While economists are busy debating whether or not a global downturn is indeed advancing, financial pros are proactively preparing their businesses to weather whatever lies on the horizon. Capital expenditure is coming under scrutiny, as many leaders debate the prudence of planned spending. Still others turned to layoffs and reorgs in an effort to streamline remaining staff. With financial leaders taking an increasingly strategic role in the C-suite, it’s little surprise that recruitment searches for vacant CFO positions are taking longer to fill.
4 need-to-know headlines
1. CFOs pull back on spending plans
Financial leaders across all sectors seem to be reining in capital spending, following the stock market’s slide and mounting fears that a recession—or at least downturn—may be unavoidable. The greatest capex belt-tightening seems to be happening in the manufacturing and industrial sectors, as a strong dollar and slowing growth in developing markets dampen international demand. (via WSJ.com)
2. Bank anxiety spreads to debt instruments
Bad news for financial companies that might be looking to raise capital anytime soon: A sell-off in European bank shares extended this week to the banks’ bonds as well, as investors sour on the risky debt. The move signals creeping anxiety in the banking sector—and might make it tougher for other companies looking to raise capital. (via the Economist)
3. Empty CFO seats sit vacant longer than ever
A shrinking supply of experienced CFOs and a spate of early retirements have increased the number of open CFO positions. Yet executive searches are now taking longer than they have in the past, as both candidates and companies take their time gauging fit. Another factor that could be dragging out the CFO search: More businesses expect financial leaders to have operational expertise and a firm handle on new technologies. (via WSJ.com)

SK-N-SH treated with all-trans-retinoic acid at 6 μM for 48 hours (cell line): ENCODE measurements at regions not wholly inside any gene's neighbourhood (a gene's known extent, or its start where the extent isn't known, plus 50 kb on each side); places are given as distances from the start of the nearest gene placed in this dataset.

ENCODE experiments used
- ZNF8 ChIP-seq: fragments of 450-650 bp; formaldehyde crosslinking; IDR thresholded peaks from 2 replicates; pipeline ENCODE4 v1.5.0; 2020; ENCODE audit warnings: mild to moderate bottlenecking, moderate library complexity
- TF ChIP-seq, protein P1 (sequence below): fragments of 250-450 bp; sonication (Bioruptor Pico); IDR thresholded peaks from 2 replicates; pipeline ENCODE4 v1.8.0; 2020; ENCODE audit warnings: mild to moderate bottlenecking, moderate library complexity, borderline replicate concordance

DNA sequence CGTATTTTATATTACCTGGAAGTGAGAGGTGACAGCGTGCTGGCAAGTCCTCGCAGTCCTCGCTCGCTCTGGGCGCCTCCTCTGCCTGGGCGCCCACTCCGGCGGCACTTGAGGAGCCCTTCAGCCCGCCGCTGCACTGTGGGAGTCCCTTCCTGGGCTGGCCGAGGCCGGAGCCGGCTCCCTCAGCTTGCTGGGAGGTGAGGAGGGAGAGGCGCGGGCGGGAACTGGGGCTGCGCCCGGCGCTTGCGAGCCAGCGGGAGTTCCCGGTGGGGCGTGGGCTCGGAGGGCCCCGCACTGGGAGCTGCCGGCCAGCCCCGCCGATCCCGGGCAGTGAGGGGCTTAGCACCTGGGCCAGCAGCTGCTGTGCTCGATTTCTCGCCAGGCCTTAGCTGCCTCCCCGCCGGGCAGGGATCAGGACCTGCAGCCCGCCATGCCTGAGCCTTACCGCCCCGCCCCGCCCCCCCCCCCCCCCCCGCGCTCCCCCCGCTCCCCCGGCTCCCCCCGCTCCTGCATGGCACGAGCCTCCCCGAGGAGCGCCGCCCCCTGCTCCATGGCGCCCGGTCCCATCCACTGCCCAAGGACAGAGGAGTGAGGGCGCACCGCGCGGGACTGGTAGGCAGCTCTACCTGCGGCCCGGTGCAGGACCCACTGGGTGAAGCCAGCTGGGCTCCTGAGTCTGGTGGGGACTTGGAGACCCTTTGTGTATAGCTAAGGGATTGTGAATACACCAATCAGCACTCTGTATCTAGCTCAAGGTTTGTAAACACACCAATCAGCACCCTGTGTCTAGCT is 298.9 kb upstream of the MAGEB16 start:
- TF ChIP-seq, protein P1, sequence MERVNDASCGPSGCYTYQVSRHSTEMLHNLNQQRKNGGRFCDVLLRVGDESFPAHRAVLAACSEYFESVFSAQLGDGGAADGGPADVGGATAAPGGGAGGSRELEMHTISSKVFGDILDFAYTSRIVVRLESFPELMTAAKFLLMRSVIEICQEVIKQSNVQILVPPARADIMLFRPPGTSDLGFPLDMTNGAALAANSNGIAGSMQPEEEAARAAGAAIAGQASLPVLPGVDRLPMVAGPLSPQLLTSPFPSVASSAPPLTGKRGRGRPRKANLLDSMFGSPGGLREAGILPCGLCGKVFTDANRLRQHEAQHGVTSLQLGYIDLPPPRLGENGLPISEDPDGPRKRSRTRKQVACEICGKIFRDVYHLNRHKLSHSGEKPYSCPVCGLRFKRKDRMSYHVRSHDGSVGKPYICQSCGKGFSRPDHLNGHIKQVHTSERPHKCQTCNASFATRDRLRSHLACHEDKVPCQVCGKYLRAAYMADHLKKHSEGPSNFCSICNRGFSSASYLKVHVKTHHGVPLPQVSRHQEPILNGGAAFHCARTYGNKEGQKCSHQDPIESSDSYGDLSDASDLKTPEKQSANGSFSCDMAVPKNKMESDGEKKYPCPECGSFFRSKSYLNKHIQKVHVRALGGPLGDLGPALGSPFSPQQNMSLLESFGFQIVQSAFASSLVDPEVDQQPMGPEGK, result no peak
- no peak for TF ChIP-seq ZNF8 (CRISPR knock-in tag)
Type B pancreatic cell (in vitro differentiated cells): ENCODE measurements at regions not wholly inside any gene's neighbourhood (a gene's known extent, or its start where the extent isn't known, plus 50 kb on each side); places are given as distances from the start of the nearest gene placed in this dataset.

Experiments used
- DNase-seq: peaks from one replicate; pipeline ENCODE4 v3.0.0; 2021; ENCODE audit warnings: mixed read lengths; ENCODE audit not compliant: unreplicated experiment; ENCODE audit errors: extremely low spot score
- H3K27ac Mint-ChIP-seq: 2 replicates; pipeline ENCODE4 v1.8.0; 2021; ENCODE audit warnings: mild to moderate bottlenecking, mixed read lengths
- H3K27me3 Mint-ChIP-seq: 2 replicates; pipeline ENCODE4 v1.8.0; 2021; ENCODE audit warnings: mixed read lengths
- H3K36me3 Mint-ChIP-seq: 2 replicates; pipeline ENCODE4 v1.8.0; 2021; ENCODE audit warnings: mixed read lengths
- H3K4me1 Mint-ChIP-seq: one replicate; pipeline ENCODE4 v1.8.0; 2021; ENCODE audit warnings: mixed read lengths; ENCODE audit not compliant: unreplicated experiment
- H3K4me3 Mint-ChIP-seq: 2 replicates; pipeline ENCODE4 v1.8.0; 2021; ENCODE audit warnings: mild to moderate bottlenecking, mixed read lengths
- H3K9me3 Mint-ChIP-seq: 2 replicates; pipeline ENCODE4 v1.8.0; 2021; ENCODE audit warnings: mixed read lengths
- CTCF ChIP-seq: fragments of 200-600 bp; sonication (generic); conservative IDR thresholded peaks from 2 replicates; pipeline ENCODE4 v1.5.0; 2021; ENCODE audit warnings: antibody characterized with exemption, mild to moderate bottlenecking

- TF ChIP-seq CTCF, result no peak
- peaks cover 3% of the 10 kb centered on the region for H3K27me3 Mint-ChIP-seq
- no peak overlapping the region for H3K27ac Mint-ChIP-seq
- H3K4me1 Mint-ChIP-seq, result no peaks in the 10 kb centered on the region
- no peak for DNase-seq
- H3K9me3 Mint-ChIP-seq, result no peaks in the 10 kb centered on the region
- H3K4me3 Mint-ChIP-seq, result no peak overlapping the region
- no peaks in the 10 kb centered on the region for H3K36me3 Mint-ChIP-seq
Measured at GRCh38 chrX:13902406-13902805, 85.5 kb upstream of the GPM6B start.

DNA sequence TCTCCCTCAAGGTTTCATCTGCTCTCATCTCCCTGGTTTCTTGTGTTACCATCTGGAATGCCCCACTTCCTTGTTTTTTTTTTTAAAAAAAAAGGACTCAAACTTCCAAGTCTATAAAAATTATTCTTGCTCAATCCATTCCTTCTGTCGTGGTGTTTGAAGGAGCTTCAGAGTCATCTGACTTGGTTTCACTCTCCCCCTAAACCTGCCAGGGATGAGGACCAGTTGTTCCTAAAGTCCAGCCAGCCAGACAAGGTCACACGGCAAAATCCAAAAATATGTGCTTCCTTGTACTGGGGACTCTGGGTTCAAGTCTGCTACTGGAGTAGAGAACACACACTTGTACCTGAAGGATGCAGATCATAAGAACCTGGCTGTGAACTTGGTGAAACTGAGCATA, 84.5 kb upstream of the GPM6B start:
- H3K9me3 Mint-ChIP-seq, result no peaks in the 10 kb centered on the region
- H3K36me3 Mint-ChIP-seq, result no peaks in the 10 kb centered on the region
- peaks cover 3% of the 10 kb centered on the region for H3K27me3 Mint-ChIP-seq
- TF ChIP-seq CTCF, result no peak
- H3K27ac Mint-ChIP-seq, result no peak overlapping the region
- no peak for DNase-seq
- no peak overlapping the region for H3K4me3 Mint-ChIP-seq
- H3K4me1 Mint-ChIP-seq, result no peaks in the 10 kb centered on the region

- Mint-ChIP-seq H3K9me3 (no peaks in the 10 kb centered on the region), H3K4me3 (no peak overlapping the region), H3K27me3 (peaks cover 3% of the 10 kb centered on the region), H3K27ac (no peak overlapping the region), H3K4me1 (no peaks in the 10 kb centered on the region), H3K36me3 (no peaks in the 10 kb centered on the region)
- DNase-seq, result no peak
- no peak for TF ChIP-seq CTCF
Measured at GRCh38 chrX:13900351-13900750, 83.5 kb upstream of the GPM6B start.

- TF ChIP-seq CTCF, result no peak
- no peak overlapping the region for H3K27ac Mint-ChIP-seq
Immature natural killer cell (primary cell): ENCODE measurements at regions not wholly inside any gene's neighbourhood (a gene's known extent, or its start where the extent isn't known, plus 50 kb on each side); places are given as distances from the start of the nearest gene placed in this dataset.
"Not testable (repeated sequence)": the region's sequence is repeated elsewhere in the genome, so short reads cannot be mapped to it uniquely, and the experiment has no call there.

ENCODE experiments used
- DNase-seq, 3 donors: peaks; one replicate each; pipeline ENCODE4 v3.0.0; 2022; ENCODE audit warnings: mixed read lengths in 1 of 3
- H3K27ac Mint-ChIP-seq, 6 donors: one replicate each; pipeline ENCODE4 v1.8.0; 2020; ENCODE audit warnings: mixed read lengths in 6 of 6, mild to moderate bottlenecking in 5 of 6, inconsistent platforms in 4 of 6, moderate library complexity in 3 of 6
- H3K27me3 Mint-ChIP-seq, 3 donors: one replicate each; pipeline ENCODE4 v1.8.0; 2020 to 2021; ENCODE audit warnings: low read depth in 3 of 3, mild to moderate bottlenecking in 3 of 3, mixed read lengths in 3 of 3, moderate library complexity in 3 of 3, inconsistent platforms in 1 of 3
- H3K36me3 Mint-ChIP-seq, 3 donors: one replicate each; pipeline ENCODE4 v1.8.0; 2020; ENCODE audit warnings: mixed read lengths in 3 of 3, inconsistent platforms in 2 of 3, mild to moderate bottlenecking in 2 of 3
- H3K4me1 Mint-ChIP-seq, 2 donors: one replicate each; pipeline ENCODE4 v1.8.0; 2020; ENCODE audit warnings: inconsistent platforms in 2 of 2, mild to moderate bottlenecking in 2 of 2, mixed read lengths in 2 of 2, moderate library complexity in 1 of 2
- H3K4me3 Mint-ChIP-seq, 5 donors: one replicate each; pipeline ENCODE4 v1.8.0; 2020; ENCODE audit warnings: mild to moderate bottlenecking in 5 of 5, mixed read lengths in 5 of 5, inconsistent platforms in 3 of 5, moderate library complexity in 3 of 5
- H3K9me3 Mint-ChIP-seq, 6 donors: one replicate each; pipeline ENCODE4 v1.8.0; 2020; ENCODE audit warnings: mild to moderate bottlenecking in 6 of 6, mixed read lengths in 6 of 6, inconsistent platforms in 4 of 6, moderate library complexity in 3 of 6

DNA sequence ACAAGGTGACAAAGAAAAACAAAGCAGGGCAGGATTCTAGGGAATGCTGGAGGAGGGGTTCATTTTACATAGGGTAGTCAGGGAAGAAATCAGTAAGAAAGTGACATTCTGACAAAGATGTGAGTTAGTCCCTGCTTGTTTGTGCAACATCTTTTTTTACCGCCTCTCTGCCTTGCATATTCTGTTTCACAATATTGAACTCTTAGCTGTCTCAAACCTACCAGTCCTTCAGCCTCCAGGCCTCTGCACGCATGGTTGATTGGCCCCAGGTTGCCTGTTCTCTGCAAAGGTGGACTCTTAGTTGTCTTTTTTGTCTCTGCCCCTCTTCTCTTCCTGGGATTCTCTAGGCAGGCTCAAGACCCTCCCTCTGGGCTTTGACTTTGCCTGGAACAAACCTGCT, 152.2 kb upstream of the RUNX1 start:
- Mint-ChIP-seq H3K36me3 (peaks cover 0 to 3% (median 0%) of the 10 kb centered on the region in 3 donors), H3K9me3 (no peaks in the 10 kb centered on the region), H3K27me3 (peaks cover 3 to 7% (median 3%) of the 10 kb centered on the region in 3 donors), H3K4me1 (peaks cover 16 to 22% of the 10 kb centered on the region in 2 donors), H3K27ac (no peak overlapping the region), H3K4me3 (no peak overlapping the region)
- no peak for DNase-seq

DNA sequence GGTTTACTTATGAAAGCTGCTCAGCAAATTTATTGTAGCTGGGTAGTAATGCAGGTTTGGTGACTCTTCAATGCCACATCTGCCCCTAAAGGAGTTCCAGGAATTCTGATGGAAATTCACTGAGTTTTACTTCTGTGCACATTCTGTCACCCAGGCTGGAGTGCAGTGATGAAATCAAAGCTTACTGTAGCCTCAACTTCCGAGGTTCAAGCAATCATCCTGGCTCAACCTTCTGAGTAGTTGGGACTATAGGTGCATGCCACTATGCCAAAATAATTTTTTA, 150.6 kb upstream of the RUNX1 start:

4. Small biz optimism hits new low
A new survey confirms what finance leaders at smaller companies may have already sensed: The outlook looks less than sunny. In fact, the Small Business Optimism Index hasn’t been this low since February 2014. And it wasn’t the Fed’s interest rate raise or stock market turbulence that sent the index tumbling, says the report’s chief economist. “The decline in optimism was accounted for by two important index components: expected business conditions in the next six months and expected real sales.” (via CFO.com)
The stat: 1,500
That’s the number of layoffs Yahoo Inc. announced Wednesday, in what the company said will be the first of several rounds of job cuts. The troubled tech giant isn’t the only company looking to end 2016 with a smaller staff, though. Half a dozen large companies—including medical-products manufacturer Johnson & Johnson and tobacco maker Altria Group Inc.—have announced roughly 14,000 planned layoffs in recent weeks. (via Reuters)
Sound bite of the week
“The most successful CFOs have systems that can tap into any data source but filter for the right data, generate clean data from many sources, deliver it in a visualization that is easy to consume, distribute it to anyone on any device, and do it in real time.” —Domo CFO Bruce Felt, responding to an IMA and ACCA survey that showed quality data is one of the main hurdles facing finance teams that want to partner with other business units (via Forbes.com)
4 Top Stories + 1 Key Statistic + 1 Industry Quote = The CFO 411
The CFO 411 is our weekly news roundup that brings you top headlines, data points, and sound bites to keep you in the know. Follow our updates on LinkedIn for more finance must-reads.